Hezbollah, the Lebanon-based “Party of God,” has taken a similar a track. It is an extension of Tehran’s Islamic Revolution which was formed in the early 1980s to challenge the secular Arabist movements and to provide Tehran a tool with which to challenge American interests in the Mideast. It has relied on violence as a tactic to advance its causes such as the 2006 war with Israel and has received funding from Tehran to buy much of Southern Lebanon in order to expand its influence.
Recently, Hezbollah used its “democratic” political influence to seize national power. In July, Lebanon’s first full-fledged government since 2006 was created with a veto proof Hezbollah minority. The group’s general secretary, Hassan Nasrallah, claims, “We don’t want to have control over Lebanon” but he forced the new government to accept his terms by threatening military action. Now, Hezbollah is incrementally taking over Lebanon, chasing away dissenters and threatening Israeli and Mideast stability.
Hamas and Hezbollah used the democratic process to advance their radical Islamic views and to consolidate control over their countries. Let there be no doubt that the Taliban would do the same in Afghanistan.
Beyond the fact that terror groups make disastrous democratic partners, the Saudi-hosted talks are doomed because they don’t include the real Taliban power brokers.
The Long War Journal, an established publication that reports and provides analysis on the Global War on Terror, claims that there is no indication that Taliban leader Mullah Mohammad Omar, that organization’s real power broker, has cut ties with al Qaeda as Saudi sources indicate. In fact, the Taliban “leaders” who joined the discussions in Mecca were not representing the Taliban’s Shura Majlis (executive council). They were “outsiders,” claims Omar.
Omar issued two press releases days after the Saudi conference distancing his group from the talks. Omar’s press release states, “The Shura Council of the Islamic Emirate of Afghanistan considers such baseless rumors as part of the failed efforts by our enemies to create distrust and doubts among Afghans….” “No official member of the Taliban – now or in the past – has ever negotiated with the US or its puppet Afghan government,” Omar said. Further, Omar emphasized that “Our struggle is to implement the rules of Allah in Afghanistan by eradicating the enemies.”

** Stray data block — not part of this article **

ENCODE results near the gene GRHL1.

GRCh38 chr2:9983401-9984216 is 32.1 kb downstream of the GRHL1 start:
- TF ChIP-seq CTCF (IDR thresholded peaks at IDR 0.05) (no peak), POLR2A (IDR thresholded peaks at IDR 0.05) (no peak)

That doesn’t sound like a guy ready to sit down and talk peace or to join a democratic political process. What appears to be happening is the Saudis and their Western allies want peace at any cost and are willing to sit down with anyone claiming to represent the Taliban.
So what can be done?
Declaring victory and abandoning Afghanistan is a tempting “solution” if it were not for the likely fallout. Quitting Afghanistan now could result in a Tehran-dominated Mideast – a key Saudi concern, the possible disintegration of Pakistan into a radical nuclear armed Islamic state, and Afghanistan could fall back into Omar’s hands from which his ally al Qaeda would continue planning and executing operations against Western “infidels.”
Several things must be done to avoid these catastrophic outcomes. “We’ve got to impact … the poppy issue,” Mullen said because $100 million in annual drug profits fuel the Taliban’s insurgency. Pakistan and the western coalition must join forces to shutdown the Taliban’s cross-border operations. And Tehran’s support for the Taliban must be cut-off by military means if necessary.
Finally, we must tread very carefully when considering whether to welcome the Taliban into Afghanistan’s democratic process. The Taliban must first earn that opportunity by providing significant proof like total demilitization of its forces. Otherwise, the Taliban will doom Afghanistan to repeat the lessons learned from Hamas in Gaza and Hezbollah in Lebanon.